With a smile on her face and friends around her, Dripping Springs native Tori Giles danced away as Jennifer B and the Groove jammed out on the stage at The Waters Point in Wimberley Saturday.
Such smiles and good vibes couldn’t be found three weeks ago as Giles, along with 53 other employees of the Cypress Creek Cafe, learned of the destructive fire that destroyed one of Wimberley’s most iconic businesses. Giles, who was ill the night before, didn’t learn of the destruction until the next morning.
“I was just in shock,” Giles said. “It was so much more than I could understand. I felt like it was my own home that burnt down.”
But with the help of members of the community both near and far, Giles, along with musician Marvin Boterra, sought a way to help the employees displaced by the blaze.
By hosting the “From the Ashes” benefit concert, Giles and Boterra both fundraised to help get employees of the ill-fated restaurant back on their feet.
Giles said the motivation was to assist those employees who counted on a paycheck from the cafe to support their families.
“When this place burned, it wasn’t just some small town restaurant, it really was the livelihood of some people,” Giles said.
After talking with two other servers, Giles thought the idea of a benefit concert was a “great idea.” She reached out to many of the musicians who played at the cafe, who also lost a place to perform their craft.
Giles said as soon as Boterra heard about the concert, he “jumped in with both feet.” Boterra said the goal is to help those who needed assistance going from one job to another.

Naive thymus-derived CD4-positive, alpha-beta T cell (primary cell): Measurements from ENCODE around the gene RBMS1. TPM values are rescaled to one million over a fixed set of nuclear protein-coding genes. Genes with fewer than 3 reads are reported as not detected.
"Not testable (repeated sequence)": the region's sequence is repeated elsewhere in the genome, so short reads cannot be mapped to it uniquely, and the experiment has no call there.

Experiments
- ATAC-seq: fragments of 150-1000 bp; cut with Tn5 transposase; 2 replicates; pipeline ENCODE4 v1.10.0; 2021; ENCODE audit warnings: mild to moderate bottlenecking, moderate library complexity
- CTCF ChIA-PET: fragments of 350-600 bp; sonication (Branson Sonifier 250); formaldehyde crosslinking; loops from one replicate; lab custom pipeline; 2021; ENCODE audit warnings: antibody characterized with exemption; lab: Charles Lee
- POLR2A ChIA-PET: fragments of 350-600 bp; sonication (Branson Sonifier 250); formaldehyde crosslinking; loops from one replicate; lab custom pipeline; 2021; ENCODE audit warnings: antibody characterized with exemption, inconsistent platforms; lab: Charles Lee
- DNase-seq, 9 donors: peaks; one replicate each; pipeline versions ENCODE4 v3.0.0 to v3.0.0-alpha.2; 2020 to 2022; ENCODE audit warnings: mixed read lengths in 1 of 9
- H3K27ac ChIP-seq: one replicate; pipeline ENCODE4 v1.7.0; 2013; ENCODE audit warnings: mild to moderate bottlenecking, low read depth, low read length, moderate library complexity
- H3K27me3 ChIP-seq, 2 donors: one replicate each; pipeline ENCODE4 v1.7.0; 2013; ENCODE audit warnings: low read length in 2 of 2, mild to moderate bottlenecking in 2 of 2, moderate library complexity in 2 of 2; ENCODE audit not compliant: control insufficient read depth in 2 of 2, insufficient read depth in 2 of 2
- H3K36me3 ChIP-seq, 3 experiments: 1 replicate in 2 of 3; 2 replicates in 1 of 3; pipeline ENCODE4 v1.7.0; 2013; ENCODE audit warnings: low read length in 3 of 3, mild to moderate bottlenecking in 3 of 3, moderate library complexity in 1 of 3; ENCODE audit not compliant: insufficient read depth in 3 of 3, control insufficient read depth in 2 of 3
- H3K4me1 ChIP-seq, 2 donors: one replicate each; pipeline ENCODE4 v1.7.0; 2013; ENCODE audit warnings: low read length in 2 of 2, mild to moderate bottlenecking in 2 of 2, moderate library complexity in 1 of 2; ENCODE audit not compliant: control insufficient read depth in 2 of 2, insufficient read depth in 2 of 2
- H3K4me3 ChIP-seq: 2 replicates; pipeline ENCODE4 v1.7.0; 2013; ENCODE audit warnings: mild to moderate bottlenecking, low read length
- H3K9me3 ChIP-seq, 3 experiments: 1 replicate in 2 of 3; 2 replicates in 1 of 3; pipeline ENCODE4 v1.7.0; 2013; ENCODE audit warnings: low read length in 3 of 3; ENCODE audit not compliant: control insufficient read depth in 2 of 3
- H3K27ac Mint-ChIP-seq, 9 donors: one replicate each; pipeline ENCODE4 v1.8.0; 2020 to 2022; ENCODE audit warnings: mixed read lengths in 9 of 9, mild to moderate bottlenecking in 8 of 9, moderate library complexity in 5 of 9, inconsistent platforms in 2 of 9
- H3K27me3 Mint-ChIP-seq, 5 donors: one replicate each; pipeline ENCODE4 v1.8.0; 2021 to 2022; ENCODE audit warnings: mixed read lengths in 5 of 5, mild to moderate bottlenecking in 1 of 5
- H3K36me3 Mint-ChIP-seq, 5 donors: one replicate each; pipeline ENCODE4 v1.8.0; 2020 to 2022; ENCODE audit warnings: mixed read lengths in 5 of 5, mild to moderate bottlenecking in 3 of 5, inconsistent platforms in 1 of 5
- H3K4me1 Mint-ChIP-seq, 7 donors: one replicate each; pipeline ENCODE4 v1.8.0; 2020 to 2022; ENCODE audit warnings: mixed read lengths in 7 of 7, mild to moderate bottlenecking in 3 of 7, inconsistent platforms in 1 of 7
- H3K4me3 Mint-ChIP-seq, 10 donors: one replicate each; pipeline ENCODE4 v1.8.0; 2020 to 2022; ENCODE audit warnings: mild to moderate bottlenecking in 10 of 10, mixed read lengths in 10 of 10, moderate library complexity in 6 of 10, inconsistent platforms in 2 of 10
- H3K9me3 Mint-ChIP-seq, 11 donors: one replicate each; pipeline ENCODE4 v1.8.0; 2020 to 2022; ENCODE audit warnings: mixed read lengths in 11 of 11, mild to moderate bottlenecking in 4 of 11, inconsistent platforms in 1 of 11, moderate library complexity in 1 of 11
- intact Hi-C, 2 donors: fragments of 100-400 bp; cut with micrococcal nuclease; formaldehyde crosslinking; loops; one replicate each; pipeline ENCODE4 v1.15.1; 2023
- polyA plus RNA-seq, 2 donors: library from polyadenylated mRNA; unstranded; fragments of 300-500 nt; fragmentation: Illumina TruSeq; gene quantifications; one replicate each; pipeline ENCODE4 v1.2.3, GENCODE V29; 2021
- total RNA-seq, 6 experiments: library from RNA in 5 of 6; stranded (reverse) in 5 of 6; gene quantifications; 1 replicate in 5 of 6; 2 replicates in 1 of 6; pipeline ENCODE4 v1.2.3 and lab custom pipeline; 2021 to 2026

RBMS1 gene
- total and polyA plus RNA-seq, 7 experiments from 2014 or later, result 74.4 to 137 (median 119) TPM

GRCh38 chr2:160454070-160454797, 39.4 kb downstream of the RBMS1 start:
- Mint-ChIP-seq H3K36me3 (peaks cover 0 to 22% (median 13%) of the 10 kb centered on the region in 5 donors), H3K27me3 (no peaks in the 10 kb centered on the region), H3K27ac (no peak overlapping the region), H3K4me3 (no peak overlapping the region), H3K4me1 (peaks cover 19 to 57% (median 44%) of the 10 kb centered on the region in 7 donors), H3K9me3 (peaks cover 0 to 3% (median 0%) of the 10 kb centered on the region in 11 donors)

“It’s a great opportunity to be part of this community. We’re all family. We truly are,” Boterra said.
Haley Fowell, who has worked at Cypress Creek since 2014, said owners Randy and Trish Uselton were immediately worried about their employees, rather than themselves.
“They were worried about us, it speaks to who they are as people,” Fowell said.
Getting businesses and vendors to take part in the event wasn’t a difficult proposition, Giles said. People jumped at the chance of assisting the concert, whether as food vendors or musicians. Giles said the community has rallied together and they wanted to help.
Wimberley Mayor Mac McCullough, who is also the co-owner of the Wimberley Cafe on the square, said businesses helping the event are “another example of what we like to do in Wimberley.”
McCullough said he couldn’t think of a better reason than to help support “what Randy and Trish contributed to the community.
He cited the success Cypress Creek had on business in the square. McCullough said business on the square rose by 10 percent when Cypress Creek opened its doors.
Help for Cypress Creek employees has also come from area businesses, which have taken them in and offered them a chance to work again.
Jay Bachmann, co-owner of the Back Porch and Tavern, said Cypress Creek was the “crown jewel” on top of Wimberley, where many in the community hang out.
As a result, Bachmann, along with fellow co-owner Jody Merritt, brought in eight former employees of the Cypress Creek Café. The idea was to give anyone who needs a job employment once again.
“We’re a tight knit community,” Bachmann said. “Whenever something weird like this happens, we come together.”
Revelers who attended the event also had some connection to the café. Wimberley resident Adam Merritt said he has done graphic design for Cypress Creek’s crawfish boil in 2008. Since then, Merritt retains fond memories of the café as the community hangout.
But he also has seen how the community comes together in times of crises – something Wimberley residents have done time and again over the course of the last four years.
“We’re one big family,” Merritt said. “When bad things happen, we come together as a community and help out. It’s the Wimberley way.”